On January 8, 1815 a British fleet attacked New Orleans, Louisiana. It was intended to be the final battle of the War of 1812. The British aimed to block the strategic mouth of the Mississippi, taking control of America's inland waterways. The assault was met by a small number of American troops commanded by General Andrew Jackson, and quickly turned into a rout for the attackers. In a single day the British suffered over 2000 casualties. The next morning the British fleet limped out of the harbor and set sail for England.
Only when the British returned home did they learn that their bloody sacrifice at New Orleans had been pointless. Two weeks before the battle, on Christmas Eve, 1814, diplomats from Britain and the United States had signed a treaty at Ghent, Belgium, ending their war. On the day of the Battle of New Orleans, both nations were officially at peace -- but the message had not yet arrived in America.
For most of the 19th century information traveled between Europe and America no faster than a packet ship could carry it. Even by 1850, long after telegraph wires had been strung across North America, there was no transatlantic connection. Communication stopped at the water's edge. A question could require a month for an answer. If winter storms shut down the shipping lanes, the two continents could be cut off for months.
The need for transatlantic communication was obvious, but there had never been an undersea cable longer than a couple of hundred miles, and only three hundred feet deep. A cable across the Atlantic would need to be over two thousand miles long and be laid three miles deep. In 1858 no one had even manufactured a wire that long. No ship could carry such a weight. The floor of the sea was a dark mystery. No one knew if an electric current could even be sent so far. The science of the day, in short, offered more questions than answers.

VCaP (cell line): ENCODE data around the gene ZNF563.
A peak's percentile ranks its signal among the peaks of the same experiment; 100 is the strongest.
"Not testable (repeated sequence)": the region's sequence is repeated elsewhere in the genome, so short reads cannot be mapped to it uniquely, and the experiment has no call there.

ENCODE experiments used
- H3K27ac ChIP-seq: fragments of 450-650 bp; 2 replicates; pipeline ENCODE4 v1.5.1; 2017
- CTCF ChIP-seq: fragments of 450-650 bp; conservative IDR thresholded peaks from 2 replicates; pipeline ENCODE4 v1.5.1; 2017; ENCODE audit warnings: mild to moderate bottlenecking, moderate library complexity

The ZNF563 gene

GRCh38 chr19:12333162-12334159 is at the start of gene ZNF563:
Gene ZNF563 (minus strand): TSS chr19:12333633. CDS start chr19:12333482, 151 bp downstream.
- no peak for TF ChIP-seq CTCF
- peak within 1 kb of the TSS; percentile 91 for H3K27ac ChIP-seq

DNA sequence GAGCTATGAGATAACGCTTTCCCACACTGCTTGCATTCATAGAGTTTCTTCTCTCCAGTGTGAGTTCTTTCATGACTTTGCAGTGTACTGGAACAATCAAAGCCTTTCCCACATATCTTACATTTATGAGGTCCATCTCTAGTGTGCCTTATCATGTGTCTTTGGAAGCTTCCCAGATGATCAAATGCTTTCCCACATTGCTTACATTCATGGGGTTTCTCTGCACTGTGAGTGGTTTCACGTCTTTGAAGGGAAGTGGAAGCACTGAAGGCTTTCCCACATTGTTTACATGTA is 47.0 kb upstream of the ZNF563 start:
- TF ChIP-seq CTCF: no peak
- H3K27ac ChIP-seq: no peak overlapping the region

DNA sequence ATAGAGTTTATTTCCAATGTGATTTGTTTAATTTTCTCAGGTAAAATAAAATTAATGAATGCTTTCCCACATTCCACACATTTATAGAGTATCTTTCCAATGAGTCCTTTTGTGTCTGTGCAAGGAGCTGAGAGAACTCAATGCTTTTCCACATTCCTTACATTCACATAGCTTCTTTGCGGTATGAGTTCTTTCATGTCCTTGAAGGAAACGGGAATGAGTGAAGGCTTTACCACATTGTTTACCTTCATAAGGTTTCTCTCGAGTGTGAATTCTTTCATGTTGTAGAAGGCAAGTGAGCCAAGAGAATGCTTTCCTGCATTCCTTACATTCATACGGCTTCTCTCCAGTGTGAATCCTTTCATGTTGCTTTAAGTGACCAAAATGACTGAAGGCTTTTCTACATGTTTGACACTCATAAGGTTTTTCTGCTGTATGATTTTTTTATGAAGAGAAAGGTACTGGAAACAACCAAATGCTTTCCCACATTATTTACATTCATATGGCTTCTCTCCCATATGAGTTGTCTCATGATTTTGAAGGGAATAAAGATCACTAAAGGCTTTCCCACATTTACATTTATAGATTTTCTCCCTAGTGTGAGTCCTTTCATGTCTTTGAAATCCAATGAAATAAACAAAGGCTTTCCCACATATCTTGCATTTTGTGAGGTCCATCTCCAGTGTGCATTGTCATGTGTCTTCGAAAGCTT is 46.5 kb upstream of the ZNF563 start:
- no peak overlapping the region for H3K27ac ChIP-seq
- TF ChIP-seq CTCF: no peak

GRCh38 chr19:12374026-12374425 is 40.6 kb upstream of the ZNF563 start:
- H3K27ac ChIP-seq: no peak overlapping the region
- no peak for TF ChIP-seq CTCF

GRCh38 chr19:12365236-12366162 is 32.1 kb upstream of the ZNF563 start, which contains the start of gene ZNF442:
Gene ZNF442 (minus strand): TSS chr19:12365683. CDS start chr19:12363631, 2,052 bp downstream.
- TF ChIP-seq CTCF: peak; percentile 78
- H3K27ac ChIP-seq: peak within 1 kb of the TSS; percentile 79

The challenge of an Atlantic cable was not pursued by the great powers and their formidable navies. Instead, the Atlantic cable became the singular obsession of Cyrus Field, a young, successful New York paper manufacturer. His business had brought him riches but little fame. Field was one of the new breed of financiers born of the industrial age and well-connected in the New York business world.
It took twelve years of struggle and expense before Field and his team of engineers finally succeeded. On July 27, 1866, Field sent back the first message to Europe: "Thank God," he wrote, "the Cable is Laid."
The laying of the Atlantic cable was one of the great international undertakings of the nineteenth century. From 1856 to 1866 the equivalent of billions of dollars was spent trying to stretch a copper wire from a remote, fog-bound bay in Ireland to another fog-bound bay in Canada. Five separate attempts were required before success was achieved. Writer Arthur C. Clarke would later call it the Victorian equivalent of putting a man on the moon.